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5 Key Facts about the California Drought—and 5 Ways We’re Responding to It

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By Faith Kearns Government, Notes from the Field, Science, Science & Medicine

Drought has gripped much of the western U.S. this year, with a particular stranglehold in California. In 2014, the majority of the state was classified as experiencing “extreme” to “exceptional” drought. Even recent large storms, while welcome, have not made much of a dent in the state’s water deficit after several hot, dry years. This drought, ongoing for three years and counting, presents several complex, important issues:

  1. Reliance on Snowpack: California’s current water infrastructure depends largely on snowpack. But this dependency will pose significant challenges in the future. Unlike the majority of the U.S., California has a Mediterranean climate with wet winters and dry summers. It uses the Sierra mountains as a natural reservoir: The snow gathers there during the wet season and continually melts during the warmer months, supplying much of the state with water during the summers. If there isn’t an adequate amount of snowpack, water storage and delivery will become huge issues. Even with recent rains, many of the reservoirs continue to hover at low levels.
  1. Climate Variability: We are learning more about California’s climate from paleoclimate research (the study of past climates). For example, Lynn Ingram at the University of California, Berkeley found that the state previously experienced periods of prolonged drought. Professor Ingram’s research suggests that we may be entering another period of dryness, the likes of which has not been seen in at least 500 years. Her research also shows that some portions of the state have undergone droughts that lasted decades. In fact, the last 150 years or so have likely been some of the wettest in California’s history. And it’s in that time period that most of our large dams (and other water infrastructure) was built. More recently, scientists Daniel Griffin and Kevin Anchukaitis used soil moisture to measure drought. They found the 2011-2014 period to be the driest on record in about 1200 years. These paleoclimate studies are helping us understand California’s highly variable climate, which can help guide water management efforts. Predicting how long this drought will last, however, remains a challenge.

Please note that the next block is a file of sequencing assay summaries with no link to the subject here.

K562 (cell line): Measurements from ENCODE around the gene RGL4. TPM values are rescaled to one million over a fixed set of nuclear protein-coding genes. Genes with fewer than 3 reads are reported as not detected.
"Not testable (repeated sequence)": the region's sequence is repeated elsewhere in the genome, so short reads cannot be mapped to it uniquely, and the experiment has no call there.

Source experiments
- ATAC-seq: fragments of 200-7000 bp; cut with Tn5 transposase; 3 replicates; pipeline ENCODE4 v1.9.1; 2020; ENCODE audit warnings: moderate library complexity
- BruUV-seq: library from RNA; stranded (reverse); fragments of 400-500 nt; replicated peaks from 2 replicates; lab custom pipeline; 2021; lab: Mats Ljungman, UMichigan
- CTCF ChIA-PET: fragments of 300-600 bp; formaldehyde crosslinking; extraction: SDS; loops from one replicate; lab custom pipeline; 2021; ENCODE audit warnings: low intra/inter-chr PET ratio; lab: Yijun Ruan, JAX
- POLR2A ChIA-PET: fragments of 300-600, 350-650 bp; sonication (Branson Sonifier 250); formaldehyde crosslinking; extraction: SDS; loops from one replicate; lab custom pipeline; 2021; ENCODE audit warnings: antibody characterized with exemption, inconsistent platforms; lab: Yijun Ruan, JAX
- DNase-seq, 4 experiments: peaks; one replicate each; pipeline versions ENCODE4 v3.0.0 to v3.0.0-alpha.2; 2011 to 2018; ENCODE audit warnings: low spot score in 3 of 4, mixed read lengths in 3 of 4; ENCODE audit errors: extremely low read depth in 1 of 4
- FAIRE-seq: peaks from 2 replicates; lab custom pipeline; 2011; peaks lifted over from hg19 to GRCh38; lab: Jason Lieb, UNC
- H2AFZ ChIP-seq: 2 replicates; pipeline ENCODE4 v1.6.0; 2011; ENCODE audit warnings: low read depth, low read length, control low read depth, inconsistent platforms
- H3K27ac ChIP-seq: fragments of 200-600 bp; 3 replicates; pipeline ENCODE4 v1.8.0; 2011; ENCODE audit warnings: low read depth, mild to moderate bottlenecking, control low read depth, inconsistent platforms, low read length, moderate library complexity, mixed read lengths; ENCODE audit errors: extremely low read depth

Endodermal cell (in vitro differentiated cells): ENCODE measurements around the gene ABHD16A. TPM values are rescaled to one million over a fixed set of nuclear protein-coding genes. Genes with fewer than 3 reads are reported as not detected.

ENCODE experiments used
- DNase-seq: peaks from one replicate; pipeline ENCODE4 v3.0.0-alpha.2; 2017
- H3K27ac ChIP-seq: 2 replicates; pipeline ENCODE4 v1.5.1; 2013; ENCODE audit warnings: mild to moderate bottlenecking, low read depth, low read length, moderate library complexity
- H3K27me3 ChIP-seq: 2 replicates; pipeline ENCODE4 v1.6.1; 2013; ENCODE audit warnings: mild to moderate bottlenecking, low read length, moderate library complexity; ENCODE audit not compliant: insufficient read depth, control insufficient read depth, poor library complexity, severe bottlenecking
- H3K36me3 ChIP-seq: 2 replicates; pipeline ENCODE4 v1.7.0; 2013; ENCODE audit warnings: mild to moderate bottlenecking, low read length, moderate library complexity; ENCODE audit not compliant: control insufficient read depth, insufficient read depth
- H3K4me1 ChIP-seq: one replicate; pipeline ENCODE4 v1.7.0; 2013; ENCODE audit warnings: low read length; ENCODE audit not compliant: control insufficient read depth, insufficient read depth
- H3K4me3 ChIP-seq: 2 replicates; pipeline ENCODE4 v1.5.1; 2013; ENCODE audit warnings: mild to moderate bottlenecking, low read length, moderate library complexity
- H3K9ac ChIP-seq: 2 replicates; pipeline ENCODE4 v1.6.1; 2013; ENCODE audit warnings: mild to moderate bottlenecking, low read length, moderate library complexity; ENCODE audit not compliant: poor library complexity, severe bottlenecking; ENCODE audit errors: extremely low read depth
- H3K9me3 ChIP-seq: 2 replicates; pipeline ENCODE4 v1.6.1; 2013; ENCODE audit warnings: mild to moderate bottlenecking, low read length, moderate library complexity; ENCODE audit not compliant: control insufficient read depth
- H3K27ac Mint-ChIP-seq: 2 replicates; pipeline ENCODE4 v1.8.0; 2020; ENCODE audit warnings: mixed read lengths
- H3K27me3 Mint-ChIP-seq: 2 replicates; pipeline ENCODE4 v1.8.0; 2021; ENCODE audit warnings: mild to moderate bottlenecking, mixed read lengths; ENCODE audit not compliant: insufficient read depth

1. Climate Change: In addition to climate variability, all signs indicate that global climate change is exacerbating the drought. While it’s difficult to tease out cause and effect, we do know that we are seeing less snow in the mountains and less fog in the Central Valley. We are also seeing fewer big winter storms, which we rely on for our year-round water supply. In addition, 2014 is almost certain to go down as California’s hottest on record, complicating the already dry conditions. For example, Griffin and Anchukaita (cited above) found that California’s reduced precipitation has been compounded by increased temperatures.
  1. Groundwater Usage: In 2014, the agricultural community relied quite heavily on groundwater to get through the drought. They turned to groundwater because surface water allocations were greatly reduced. Many farmers pumped groundwater from old wells, dug their wells deeper, or created new wells. Research from UC Davis estimated agricultural economic losses due to the drought to be around $2 billion. These losses would have been much, much higher without groundwater. A long-term look at groundwater depletion led by Jay Famiglietti, a scientist at the University of California, Irvine and NASA, found that high levels of long-term groundwater depletion has caused land to sink in agriculturally intensive areas, such as the Central Valley. Homeowners in these areas have seen their residential wells run dry. Unable to afford digging deeper, they’ve replaced well water with trucked in or bottled water.